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bibliography * The PainScience Bibliography contains plain language summaries of thousands of scientific papers and others sources, like a specialized blog. This page is about a single scientific paper in the bibliography, Coste 1994.

Unusually high rate of recovery from low back pain

Coste J, Delecoeuillerie G, Cohen de Lara A, Le Parc JM, Paolaggi JB. Clinical course and prognostic factors in acute low back pain: an inception cohort study in primary care practice. BMJ. 1994;308:577–80.
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PainSci summary of Coste 1994?This page is one of thousands in the bibliography. It is not a general article: it is focused on a single scientific paper, and it may provide only just enough context for the summary to make sense. Links to other papers and more general information are provided at the bottom of the page, as often as possible. ★★★☆☆?3-star ratings are for typical studies with no more (or less) than the usual common problems. Ratings are a highly subjective opinion, and subject to revision at any time. If you think this paper has been incorrectly rated, please let me know.

This paper presents some unusually optimistic old data about low back pain recovery: in a sample of about 100 patients, “90% of patients recovered within two weeks and only two developed chronic low back pain,” which is “much higher than reported in other studies,” but the authors suggest some good reasons why their number makes sense.

original abstract

OBJECTIVE: To describe the natural course of recent acute low back pain in terms of both morbidity (pain, disability) and absenteeism from work and to evaluate the prognostic factors for these outcomes.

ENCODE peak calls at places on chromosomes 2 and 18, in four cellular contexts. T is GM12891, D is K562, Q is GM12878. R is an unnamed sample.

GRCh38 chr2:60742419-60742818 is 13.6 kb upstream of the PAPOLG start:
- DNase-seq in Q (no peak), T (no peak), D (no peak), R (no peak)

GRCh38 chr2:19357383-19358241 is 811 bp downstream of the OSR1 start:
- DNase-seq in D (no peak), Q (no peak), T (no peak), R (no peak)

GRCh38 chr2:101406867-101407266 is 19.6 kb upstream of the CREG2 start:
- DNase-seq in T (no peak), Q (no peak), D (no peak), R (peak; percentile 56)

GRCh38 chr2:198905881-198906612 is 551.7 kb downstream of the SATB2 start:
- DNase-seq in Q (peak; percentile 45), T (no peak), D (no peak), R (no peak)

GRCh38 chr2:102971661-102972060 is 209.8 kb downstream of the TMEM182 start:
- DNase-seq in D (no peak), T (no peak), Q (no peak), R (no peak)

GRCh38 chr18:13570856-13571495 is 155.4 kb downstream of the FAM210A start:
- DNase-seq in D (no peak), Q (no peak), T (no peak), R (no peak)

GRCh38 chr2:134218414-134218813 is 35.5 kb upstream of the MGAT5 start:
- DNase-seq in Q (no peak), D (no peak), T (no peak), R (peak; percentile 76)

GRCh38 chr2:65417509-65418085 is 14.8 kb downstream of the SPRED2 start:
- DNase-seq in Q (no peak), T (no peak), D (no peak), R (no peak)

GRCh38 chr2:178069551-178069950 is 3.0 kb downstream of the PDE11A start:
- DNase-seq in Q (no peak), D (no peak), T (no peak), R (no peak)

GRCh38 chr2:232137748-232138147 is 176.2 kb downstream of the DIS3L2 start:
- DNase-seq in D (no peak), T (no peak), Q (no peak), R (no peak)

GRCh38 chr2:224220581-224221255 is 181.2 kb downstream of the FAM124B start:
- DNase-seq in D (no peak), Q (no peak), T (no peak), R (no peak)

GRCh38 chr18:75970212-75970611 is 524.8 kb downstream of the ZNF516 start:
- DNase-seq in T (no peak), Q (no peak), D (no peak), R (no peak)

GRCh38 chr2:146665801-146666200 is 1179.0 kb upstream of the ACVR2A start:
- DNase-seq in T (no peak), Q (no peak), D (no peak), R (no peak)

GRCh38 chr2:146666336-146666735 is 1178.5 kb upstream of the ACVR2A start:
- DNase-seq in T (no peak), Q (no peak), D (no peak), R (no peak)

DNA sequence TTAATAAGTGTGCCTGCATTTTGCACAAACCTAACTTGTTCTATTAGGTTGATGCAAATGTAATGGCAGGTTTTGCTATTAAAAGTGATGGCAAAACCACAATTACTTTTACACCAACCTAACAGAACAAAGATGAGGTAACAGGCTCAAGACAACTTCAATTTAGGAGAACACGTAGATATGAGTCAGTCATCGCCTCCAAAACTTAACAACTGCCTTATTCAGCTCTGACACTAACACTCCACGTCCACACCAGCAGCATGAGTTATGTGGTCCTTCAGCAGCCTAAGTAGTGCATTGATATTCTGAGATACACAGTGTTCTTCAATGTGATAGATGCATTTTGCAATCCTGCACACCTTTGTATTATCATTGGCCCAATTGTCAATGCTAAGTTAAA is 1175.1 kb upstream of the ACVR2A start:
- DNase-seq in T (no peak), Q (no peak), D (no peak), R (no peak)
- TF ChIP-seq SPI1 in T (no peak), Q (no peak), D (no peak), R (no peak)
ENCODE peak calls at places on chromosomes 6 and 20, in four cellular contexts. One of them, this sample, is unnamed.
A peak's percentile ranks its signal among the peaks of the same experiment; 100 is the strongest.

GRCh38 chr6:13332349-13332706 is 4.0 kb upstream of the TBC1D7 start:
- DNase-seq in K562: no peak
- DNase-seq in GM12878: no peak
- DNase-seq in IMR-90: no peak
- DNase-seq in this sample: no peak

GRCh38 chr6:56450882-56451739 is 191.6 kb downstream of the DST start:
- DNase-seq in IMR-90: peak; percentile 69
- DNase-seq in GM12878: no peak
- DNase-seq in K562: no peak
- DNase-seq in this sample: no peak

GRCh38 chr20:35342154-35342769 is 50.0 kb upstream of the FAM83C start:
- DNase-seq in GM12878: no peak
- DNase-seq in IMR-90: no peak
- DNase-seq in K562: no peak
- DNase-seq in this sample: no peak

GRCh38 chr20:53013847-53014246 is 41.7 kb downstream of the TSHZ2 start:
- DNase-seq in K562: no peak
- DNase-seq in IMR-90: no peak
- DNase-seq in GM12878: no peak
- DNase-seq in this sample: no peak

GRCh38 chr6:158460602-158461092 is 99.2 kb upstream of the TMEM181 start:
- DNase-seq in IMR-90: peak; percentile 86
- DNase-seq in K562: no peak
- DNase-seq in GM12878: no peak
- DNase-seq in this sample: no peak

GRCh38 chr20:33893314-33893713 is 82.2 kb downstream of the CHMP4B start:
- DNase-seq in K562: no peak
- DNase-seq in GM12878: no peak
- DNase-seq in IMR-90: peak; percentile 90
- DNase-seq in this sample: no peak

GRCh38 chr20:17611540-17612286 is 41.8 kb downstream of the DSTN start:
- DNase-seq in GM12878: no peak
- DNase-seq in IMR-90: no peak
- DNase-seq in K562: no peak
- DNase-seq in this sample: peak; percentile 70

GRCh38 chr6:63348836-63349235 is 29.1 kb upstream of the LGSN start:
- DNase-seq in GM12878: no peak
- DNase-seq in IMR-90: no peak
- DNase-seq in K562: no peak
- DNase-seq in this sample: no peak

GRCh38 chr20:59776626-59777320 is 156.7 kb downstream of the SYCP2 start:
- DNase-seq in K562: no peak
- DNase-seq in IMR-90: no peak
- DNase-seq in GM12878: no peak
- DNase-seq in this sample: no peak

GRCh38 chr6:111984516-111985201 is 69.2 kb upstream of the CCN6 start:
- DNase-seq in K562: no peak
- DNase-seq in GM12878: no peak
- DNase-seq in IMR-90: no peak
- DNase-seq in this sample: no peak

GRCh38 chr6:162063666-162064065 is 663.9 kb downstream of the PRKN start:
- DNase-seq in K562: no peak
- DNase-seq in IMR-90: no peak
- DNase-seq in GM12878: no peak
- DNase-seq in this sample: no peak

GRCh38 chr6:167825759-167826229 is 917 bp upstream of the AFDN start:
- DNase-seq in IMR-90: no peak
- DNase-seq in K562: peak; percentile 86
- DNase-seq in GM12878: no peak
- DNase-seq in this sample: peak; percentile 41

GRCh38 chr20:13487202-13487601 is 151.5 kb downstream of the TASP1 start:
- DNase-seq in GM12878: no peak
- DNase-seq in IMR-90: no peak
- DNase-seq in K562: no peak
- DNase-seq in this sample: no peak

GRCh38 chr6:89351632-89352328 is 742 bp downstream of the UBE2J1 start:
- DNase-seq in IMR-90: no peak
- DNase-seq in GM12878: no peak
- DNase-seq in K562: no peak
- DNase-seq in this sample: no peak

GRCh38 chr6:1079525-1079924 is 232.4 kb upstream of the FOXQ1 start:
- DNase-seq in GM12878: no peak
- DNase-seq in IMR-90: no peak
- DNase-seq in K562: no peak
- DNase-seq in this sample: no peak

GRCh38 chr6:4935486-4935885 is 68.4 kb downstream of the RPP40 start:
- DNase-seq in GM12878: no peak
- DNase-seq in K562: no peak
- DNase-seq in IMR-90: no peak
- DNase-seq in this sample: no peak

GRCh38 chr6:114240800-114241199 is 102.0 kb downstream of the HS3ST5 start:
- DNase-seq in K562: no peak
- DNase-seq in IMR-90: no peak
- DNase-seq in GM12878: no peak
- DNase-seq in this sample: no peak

DESIGN: Inception cohort study.

SETTING: Primary care.

PATIENTS: 103 patients with acute localised non-specific back pain lasting less than 72 hours.

MAIN OUTCOME MEASURES: Complete recovery (disappearance of both pain and disability) and return to work.

RESULTS: 90% of patients recovered within two weeks and only two developed chronic low back pain. Only 49 of 100 patients for whom data were available had bed rest and 40% of 75 employed patients lost no time from work. Proportional hazards regression analysis showed that previous chronic episodes of low back pain, initial disability level, initial pain worse when standing, initial pain worse when lying, and compensation status were significantly associated with delayed episode recovery.These factors were also related to abseteeism from work. Absenteeism from work was also influenced by job satisfaction and gender.

CONCLUSIONS: The recovery rate from acute low back pain was much higher than reported in other studies. Those studies, however, did not investigate groups of patients enrolled shortly after the onset of symptoms and often mixed acute low back pain patients with patients with exacerbations of chronic pain or sciatica. Several sociodemographic and clinical factors were of prognostic value in acute low back pain. Factors which incluenced the outcome in terms of episode recovery (mainly physical severity factors) were only partly predictive of absenteeism from work. Time off work and return to work depended more on sociodemographic and job related incluences.

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These two articles on cite Coste 1994 as a source:

This page is part of the PainScience BIBLIOGRAPHY, which contains plain language summaries of thousands of scientific papers & others sources. It’s like a highly specialized blog. A few highlights: